Você está na página 1de 3

Shocks in direct numerical mixing layer



of the confined


Bert Vreman, Hans Kuerten, and Bernard Geurts of Applied Mathematics, University of Ttijente,PO. Box 217, 7500 AE Enschede, The Netherlands ([Received 18 November 1994; accepted 18 April 1995)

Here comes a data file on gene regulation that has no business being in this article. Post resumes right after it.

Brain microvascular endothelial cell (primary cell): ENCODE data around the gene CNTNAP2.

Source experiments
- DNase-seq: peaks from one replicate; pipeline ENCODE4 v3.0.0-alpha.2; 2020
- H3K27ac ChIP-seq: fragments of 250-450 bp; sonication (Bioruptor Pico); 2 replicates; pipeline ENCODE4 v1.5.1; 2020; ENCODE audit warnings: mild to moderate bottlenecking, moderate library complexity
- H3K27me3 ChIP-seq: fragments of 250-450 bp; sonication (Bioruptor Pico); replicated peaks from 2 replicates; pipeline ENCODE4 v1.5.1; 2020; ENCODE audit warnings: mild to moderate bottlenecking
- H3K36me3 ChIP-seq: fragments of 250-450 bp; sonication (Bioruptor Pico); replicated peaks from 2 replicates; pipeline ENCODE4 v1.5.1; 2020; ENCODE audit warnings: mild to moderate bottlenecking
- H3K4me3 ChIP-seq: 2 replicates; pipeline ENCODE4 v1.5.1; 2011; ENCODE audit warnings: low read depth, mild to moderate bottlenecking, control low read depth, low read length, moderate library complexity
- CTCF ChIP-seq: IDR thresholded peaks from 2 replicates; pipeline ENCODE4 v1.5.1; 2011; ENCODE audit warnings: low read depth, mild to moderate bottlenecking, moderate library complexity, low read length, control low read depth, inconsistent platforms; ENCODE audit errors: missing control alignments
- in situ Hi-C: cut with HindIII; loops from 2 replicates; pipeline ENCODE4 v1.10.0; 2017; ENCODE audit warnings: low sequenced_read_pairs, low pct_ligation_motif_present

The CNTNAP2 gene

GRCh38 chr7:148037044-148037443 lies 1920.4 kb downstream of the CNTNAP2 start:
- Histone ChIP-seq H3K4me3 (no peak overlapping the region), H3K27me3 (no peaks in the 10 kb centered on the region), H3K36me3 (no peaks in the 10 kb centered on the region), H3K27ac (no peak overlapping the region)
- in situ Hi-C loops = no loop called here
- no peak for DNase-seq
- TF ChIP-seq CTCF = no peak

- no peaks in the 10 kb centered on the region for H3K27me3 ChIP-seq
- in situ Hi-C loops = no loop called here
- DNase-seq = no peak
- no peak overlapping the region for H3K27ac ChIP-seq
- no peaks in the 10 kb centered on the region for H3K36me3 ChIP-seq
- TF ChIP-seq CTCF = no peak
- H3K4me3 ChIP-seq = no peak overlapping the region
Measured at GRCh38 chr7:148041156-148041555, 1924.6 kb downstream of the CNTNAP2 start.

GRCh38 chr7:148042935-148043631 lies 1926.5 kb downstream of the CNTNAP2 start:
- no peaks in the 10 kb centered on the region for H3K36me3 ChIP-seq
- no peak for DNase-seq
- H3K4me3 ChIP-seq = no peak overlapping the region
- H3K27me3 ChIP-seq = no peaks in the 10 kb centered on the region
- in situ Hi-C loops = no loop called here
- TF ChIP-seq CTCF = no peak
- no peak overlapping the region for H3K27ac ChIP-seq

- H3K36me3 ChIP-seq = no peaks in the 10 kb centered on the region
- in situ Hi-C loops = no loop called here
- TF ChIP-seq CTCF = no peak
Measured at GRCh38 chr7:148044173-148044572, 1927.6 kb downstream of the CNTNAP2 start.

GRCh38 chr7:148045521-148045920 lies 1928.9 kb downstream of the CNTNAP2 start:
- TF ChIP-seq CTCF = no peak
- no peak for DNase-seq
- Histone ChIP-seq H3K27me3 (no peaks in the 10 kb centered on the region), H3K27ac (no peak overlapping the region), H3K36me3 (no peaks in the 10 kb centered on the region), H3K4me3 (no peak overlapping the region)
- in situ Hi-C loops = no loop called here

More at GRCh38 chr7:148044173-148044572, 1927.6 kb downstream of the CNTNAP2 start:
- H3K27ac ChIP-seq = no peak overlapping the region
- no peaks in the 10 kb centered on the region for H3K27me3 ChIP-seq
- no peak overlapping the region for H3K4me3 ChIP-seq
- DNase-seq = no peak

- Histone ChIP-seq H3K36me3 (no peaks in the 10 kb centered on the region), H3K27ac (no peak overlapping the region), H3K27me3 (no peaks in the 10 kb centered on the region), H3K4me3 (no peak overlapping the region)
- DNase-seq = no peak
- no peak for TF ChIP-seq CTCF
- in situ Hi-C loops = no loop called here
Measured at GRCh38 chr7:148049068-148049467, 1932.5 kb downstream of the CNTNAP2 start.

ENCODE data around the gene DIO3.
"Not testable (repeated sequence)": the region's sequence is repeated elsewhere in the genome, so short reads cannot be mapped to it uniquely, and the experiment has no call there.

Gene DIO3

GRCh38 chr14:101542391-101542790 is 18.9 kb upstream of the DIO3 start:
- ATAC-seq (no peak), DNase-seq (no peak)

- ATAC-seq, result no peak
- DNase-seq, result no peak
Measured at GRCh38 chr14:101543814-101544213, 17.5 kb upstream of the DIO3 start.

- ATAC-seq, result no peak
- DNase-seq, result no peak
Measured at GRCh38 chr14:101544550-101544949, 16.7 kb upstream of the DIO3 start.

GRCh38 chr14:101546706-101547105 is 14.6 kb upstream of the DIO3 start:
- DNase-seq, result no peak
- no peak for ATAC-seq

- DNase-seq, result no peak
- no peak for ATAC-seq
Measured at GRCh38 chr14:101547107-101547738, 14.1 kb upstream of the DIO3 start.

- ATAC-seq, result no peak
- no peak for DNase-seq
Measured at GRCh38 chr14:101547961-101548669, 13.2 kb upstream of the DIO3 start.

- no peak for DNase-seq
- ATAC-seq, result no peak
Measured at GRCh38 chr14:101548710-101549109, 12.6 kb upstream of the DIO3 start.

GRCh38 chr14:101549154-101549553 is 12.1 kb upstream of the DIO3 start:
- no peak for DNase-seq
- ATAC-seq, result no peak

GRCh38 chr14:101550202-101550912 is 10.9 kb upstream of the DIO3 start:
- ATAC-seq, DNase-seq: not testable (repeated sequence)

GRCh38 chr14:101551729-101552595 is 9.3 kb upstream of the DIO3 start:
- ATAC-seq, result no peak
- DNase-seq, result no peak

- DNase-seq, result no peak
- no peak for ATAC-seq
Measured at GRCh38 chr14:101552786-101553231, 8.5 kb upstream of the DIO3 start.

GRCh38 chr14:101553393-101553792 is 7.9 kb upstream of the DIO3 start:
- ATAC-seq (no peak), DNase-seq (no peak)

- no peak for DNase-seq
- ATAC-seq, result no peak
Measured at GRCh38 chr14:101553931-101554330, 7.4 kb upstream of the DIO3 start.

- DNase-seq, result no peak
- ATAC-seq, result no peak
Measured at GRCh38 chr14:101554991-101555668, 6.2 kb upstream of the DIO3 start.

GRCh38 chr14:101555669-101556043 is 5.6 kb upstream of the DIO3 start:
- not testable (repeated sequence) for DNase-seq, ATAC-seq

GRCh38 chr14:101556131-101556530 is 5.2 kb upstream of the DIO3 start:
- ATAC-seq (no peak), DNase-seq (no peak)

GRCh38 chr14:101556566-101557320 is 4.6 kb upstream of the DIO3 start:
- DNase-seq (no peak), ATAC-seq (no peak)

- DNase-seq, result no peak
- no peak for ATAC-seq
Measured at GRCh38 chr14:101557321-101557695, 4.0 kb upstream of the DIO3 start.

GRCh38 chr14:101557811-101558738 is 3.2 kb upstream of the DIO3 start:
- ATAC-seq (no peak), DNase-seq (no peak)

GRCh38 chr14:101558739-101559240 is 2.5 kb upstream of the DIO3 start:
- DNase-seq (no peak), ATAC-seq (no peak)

The occurrence of shocks in the confined three-dimensional turbulent mixing layer at convective Mach number 1.2 is established by means of direct numerical simulations. The shocks are generated by the turbulent motions in the flow. Consequently, they can have different shapes and orientations, while they persist for a relatively short time. Furthermore, they are created by different types of turbulent vortices. The shocks do not strongly contribute to the turbulent dissipation. Even at the time when the largest shocks occur, the fraction of the turbulent dissipation due to the shocks is less than 10%. Q 1995 American Institute of Physics. In recent years, increased research effort has been directed toward the compressible turbulent mixing layer. Numerical simulations of the two-dimensional compressible mixing layer have shown that shocks appear when the convective Mach number M, is higher than 0.7. However, in simulations of the three-dimensional mixing layer, shocks have not been observed up to M,= 1.05, and whether they occur in three-dimensional flows at higher convective Mach numbers is still an open question. In this paper we report the occurrence of shocks in a direct numerical simulation (DNS) of a highly three-dimensional confined mixing layer at M,= 1.2. The flow is investigated within a temporal framework in the domain [OJ,] X [-&LLz,iLL2] X [O,L,]. Periodic boundary conditions are imposed in the streamwise (x1) and the spanwise direction (x3), whereas the normal direction (x2) is bounded by free-slip walls. The equations are nondimensionalized with a reference length, which is half the initial vorticity thickness, and a reference density, velocity, temperature, and viscosity that equal the initial upper stream values. The Reynolds number based on these reference values equals 100. In the nondimensional description, the initial mean profile for the streamwise velocity is given by u1 =tanh x2, whereas the initial pressure is uniform and the BusemannCrocco law prescribes the temperature. Initially, a pair of equal and oblique disturbances is superimposed on the mean profiles. We use L,=39.9, &=59, and 5=22.1, where L, 9 and .& correspond to wavelengths of the most unstable oblique mode from linear stability analysis. The Navier-Stokes equations are solved with a combined numerical discretization employed, using fourth-order accurate central differences in the absence of shocks4 and the third-order accurate WSCL-scheme in the presence of shocks.5 The flow is simulated on a uniform grid until t=240. From t=O-80 it contains 240X385X144 points, whereas from t = 80 the simulation is performed on a grid with 320 X 5 13 X 192 points. A fourth-order accurate interpolation method is used to transfer the field at t = 8 0 to the finer grid. The accuracy in the linear regime has been checked by comparisons with linear stability theory. Furthermore, additional calculations on coarser and finer grids established the accuracy of the results presented in this paper. The demand for computer resources could substantially be reduced by exPhys. Fluids 7 (9), September 1995